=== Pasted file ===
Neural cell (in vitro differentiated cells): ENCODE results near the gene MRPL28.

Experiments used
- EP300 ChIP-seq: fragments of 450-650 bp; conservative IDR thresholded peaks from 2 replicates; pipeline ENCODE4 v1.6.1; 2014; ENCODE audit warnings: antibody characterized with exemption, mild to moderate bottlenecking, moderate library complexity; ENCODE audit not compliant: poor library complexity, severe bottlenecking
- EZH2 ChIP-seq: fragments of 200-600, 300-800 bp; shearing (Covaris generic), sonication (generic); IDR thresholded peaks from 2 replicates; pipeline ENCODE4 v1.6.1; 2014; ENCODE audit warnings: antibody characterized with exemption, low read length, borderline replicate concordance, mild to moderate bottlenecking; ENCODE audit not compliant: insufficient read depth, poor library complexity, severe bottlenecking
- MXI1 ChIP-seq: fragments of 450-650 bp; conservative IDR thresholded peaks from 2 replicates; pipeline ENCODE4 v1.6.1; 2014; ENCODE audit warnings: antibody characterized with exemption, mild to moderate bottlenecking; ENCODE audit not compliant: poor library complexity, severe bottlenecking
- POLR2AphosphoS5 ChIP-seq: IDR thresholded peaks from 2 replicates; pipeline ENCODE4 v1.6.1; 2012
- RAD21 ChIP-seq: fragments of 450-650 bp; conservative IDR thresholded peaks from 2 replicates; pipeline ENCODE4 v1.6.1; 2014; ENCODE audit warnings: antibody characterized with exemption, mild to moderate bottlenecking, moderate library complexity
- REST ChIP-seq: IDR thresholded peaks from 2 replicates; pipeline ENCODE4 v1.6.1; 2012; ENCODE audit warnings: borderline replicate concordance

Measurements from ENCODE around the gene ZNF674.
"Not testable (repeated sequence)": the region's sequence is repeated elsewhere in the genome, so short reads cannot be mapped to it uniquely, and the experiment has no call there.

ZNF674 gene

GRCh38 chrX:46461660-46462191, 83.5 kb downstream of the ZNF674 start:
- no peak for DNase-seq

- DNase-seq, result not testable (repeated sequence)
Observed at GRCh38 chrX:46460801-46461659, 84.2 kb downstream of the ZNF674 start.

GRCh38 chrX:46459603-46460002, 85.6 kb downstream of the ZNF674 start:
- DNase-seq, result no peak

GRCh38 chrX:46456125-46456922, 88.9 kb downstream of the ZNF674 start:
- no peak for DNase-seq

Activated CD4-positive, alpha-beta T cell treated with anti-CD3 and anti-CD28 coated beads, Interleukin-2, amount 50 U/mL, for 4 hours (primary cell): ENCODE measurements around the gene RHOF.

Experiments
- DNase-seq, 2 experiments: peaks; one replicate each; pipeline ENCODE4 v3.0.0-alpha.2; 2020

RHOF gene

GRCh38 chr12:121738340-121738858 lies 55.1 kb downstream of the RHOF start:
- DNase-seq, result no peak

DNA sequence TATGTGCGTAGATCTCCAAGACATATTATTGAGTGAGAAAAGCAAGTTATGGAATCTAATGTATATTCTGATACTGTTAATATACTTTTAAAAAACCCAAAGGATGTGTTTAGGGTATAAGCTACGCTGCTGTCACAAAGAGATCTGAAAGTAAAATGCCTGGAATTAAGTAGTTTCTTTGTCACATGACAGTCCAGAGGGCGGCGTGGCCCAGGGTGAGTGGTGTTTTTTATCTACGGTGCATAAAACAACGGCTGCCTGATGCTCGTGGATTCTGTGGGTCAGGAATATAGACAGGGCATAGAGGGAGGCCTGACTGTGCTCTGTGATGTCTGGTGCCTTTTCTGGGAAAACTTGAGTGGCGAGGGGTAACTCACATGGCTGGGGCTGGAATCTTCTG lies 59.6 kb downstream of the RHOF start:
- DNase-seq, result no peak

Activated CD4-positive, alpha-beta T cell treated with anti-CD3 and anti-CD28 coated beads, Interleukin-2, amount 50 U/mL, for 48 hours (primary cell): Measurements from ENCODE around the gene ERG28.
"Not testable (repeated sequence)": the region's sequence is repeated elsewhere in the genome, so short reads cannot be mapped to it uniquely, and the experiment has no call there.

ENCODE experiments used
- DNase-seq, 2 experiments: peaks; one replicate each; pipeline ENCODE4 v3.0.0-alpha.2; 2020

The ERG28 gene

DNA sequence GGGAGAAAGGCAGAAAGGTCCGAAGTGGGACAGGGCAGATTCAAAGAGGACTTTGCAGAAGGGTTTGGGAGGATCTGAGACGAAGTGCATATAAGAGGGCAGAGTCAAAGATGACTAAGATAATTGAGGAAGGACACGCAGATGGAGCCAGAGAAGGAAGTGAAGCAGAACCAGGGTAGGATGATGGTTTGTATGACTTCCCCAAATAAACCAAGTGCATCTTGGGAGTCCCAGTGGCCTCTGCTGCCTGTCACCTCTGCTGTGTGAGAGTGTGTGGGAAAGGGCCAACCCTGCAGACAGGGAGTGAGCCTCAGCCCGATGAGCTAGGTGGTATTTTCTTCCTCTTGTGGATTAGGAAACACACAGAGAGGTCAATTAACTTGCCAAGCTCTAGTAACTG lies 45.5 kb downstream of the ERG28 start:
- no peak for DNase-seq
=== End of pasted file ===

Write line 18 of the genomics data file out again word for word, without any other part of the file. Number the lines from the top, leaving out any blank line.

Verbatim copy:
GRCh38 chrX:46456125-46456922, 88.9 kb downstream of the ZNF674 start: